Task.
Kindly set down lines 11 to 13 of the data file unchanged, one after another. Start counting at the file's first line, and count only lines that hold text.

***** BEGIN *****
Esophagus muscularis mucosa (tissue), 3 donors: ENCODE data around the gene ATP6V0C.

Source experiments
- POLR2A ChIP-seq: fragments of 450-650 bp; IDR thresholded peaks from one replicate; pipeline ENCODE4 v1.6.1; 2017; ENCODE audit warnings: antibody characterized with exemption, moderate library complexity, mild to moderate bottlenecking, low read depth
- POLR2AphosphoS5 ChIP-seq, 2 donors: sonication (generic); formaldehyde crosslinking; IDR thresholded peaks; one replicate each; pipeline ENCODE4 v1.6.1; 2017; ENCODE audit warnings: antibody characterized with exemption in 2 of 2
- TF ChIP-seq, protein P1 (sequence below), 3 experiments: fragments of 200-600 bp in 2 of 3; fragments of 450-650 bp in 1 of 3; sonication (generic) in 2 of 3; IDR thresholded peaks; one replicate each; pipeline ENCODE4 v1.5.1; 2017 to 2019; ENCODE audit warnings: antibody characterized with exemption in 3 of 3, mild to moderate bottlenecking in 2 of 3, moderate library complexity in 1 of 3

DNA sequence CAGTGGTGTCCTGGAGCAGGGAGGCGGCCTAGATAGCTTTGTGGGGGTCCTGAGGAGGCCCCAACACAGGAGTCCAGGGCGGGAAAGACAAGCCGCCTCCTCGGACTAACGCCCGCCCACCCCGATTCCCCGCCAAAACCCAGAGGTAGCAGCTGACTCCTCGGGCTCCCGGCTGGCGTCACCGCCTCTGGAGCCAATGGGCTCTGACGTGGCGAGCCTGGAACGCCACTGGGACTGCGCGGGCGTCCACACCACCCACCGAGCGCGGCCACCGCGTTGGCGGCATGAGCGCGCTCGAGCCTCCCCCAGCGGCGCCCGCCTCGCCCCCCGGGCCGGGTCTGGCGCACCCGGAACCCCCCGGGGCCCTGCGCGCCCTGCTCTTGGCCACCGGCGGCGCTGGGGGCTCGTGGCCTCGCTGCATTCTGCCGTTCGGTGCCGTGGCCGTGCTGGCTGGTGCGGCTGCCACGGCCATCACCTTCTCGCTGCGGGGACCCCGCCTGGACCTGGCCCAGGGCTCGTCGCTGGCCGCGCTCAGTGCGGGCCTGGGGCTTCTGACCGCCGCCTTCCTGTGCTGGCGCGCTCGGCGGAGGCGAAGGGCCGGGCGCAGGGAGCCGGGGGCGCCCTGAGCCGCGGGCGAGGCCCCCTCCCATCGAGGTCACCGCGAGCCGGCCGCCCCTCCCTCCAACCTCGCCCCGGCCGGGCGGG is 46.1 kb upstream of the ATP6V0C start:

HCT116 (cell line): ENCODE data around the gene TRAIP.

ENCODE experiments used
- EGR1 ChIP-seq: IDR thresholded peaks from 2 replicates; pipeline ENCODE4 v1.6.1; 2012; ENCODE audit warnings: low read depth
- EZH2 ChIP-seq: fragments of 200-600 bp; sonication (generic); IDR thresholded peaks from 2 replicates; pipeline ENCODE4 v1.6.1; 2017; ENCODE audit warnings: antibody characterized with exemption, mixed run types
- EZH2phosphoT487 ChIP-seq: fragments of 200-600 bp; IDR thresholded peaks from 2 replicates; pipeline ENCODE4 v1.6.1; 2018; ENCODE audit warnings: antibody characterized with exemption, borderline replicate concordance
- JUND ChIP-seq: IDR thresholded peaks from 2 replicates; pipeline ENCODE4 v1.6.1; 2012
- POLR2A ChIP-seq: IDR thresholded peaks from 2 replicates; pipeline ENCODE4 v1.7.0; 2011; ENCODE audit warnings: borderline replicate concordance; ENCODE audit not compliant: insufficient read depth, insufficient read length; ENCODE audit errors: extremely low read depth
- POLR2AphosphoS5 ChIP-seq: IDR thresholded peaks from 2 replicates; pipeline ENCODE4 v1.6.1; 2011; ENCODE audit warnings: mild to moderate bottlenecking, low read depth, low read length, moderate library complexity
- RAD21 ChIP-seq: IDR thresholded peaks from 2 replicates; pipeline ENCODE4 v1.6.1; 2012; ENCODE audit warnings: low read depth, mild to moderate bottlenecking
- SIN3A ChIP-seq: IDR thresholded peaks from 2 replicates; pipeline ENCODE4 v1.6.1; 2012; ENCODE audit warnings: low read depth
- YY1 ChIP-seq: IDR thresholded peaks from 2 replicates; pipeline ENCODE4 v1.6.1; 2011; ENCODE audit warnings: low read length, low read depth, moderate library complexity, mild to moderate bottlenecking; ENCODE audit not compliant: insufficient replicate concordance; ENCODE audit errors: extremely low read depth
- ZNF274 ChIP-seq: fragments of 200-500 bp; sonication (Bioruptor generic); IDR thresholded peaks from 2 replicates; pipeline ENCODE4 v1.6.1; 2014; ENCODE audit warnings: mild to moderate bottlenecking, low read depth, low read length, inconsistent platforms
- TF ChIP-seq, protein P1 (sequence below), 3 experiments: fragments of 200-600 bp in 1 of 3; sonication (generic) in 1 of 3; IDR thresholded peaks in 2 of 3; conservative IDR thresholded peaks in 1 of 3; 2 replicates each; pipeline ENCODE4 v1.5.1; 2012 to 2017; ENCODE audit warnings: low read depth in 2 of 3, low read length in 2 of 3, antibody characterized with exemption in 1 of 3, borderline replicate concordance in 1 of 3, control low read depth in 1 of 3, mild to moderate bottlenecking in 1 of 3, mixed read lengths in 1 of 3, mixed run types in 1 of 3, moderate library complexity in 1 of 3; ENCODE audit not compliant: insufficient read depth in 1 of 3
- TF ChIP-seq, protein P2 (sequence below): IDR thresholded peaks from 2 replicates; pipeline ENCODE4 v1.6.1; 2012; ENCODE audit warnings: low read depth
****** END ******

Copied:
- EZH2phosphoT487 ChIP-seq: fragments of 200-600 bp; IDR thresholded peaks from 2 replicates; pipeline ENCODE4 v1.6.1; 2018; ENCODE audit warnings: antibody characterized with exemption, borderline replicate concordance
- JUND ChIP-seq: IDR thresholded peaks from 2 replicates; pipeline ENCODE4 v1.6.1; 2012
- POLR2A ChIP-seq: IDR thresholded peaks from 2 replicates; pipeline ENCODE4 v1.7.0; 2011; ENCODE audit warnings: borderline replicate concordance; ENCODE audit not compliant: insufficient read depth, insufficient read length; ENCODE audit errors: extremely low read depth